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The Port Huron Statement was the most important manifesto of the New Left student movement of the 1960s. Initially drafted by Tom Hayden and debated over the course of three days in 1962 at a meeting of student leaders, the statement was issued by Students for a Democratic Society as their founding document. Its key idea, "participatory democracy," proved a watchword for Sixties radicalism that has also reemerged in popular protests from the Arab Spring to Occupy Wall Street. Featuring essays by some of the original contributors as well as prominent scholars who were influenced by the manifesto, The Port Huron Statement probes the origins, content, and contemporary influence of the document that heralded the emergence of a vibrant New Left in American culture and politics. Opening with an essay by Tom Hayden that provides a sweeping reflection on the document's enduring significance, the volume explores the diverse intellectual and cultural roots of the Statement, the uneasy dynamics between liberals and radicals that led to and followed this convergence, the ways participatory democracy was defined and deployed in the 1960s, and the continuing resonances this idea has for political movements today. An appendix includes the complete text of the original document. The Port Huron Statement offers a vivid portrait of a unique moment in the history of radicalism, showing that the ideas that inspired a generation of young radicals more than half a century ago are just as important and provocative today. Contributors: Robert Cohen, Richard Flacks, Jennifer Frost, Daniel Geary, Barbara Haber, Grace Elizabeth Hale, Tom Hayden, Michael Kazin, Nelson Lichtenstein, Jane Mansbridge, Lisa McGirr, James Miller, Robert J. S. Ross, Michael Vester, Erik Olin Wright.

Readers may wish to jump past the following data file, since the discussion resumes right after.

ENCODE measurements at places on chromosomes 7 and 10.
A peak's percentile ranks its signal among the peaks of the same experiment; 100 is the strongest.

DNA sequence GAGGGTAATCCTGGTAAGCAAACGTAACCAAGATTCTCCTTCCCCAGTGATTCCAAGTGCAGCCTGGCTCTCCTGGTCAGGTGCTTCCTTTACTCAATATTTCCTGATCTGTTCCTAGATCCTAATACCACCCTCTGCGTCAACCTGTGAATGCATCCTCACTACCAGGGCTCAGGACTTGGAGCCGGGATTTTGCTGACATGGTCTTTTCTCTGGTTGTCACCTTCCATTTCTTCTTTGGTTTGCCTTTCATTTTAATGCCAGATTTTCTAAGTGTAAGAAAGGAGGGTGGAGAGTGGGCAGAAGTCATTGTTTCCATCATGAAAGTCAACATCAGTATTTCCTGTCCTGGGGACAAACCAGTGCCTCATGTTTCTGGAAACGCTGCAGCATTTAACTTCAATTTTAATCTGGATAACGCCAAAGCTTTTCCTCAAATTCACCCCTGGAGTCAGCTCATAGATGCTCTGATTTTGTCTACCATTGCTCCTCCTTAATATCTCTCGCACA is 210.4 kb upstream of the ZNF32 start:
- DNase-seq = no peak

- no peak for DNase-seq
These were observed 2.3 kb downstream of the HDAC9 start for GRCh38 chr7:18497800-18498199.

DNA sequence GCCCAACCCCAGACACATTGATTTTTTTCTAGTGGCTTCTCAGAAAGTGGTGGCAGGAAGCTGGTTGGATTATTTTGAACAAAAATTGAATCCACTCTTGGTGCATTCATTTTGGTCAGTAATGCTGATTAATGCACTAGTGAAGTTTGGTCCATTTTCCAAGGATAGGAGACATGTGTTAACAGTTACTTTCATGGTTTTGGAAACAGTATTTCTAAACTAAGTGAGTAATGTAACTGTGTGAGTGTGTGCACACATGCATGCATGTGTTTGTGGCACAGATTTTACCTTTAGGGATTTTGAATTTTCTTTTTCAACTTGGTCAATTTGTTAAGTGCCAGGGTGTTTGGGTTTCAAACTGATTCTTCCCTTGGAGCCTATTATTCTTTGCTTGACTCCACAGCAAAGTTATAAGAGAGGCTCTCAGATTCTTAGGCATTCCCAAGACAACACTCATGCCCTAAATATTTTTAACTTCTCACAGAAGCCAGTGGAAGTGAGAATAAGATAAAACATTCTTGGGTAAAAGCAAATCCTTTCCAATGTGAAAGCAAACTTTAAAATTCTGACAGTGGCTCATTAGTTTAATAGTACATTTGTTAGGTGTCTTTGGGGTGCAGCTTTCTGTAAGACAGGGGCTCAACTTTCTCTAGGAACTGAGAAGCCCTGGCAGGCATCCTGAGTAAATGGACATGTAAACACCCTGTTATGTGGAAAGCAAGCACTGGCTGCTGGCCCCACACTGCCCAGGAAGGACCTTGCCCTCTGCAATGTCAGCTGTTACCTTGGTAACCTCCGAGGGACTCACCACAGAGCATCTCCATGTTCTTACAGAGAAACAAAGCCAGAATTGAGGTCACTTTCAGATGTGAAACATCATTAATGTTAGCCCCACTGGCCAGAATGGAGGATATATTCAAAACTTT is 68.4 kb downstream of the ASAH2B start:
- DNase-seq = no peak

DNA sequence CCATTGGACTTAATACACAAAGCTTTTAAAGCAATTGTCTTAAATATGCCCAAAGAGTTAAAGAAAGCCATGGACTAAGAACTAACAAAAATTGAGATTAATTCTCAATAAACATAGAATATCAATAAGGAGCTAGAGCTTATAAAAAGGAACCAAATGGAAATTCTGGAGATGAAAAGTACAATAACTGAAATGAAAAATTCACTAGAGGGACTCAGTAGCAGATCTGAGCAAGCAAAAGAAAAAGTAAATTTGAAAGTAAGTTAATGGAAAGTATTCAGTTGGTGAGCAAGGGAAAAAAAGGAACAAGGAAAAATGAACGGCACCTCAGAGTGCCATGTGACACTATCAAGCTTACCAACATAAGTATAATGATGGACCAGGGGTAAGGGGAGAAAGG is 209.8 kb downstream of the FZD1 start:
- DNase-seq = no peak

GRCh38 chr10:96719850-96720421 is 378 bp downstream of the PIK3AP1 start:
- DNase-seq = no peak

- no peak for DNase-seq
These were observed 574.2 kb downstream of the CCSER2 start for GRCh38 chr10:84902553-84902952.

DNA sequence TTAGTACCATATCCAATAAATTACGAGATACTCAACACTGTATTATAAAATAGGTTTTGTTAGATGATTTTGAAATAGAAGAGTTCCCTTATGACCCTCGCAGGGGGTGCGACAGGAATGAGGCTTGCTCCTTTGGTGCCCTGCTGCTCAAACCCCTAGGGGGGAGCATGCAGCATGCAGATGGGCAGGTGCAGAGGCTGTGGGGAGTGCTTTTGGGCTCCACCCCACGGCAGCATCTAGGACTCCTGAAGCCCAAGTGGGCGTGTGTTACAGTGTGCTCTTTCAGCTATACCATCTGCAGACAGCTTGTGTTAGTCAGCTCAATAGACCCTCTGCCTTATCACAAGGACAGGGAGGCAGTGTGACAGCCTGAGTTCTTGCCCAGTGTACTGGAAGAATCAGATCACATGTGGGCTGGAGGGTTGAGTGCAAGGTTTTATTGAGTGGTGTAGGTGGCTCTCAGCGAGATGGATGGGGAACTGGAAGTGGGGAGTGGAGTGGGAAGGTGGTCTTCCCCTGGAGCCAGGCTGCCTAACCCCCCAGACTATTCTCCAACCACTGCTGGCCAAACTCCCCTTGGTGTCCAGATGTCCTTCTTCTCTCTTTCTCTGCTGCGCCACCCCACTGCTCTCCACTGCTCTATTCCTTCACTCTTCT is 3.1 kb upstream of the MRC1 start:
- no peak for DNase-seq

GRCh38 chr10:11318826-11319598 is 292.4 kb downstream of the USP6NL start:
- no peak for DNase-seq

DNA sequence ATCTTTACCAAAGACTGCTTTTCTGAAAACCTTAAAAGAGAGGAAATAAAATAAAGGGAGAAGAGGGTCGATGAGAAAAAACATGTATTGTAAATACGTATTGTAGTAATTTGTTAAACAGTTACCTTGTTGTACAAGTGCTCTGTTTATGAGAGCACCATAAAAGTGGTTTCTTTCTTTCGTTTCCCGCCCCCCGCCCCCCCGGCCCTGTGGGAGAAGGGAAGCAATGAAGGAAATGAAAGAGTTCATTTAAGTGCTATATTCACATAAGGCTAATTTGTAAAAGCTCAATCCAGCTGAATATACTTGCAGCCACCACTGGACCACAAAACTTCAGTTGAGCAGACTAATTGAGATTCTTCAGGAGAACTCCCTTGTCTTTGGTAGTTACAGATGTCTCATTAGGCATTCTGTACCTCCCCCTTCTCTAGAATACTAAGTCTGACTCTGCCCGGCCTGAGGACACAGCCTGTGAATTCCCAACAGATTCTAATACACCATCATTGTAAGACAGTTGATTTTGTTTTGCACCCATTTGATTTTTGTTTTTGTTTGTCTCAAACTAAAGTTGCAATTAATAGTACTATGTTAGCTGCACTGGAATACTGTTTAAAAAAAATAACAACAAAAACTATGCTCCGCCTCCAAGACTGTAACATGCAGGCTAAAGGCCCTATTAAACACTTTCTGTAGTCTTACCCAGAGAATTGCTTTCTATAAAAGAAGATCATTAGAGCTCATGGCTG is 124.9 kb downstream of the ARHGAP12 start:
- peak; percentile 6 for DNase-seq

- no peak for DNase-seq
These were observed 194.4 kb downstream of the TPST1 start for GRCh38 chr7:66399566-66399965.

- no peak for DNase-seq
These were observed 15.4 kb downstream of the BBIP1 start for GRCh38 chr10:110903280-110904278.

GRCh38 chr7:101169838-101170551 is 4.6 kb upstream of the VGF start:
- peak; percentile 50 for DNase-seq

Protest Nation

Author: Timothy McCarthy
Publisher: The New Press
ISBN: 1595586067
Size: 18.81 MB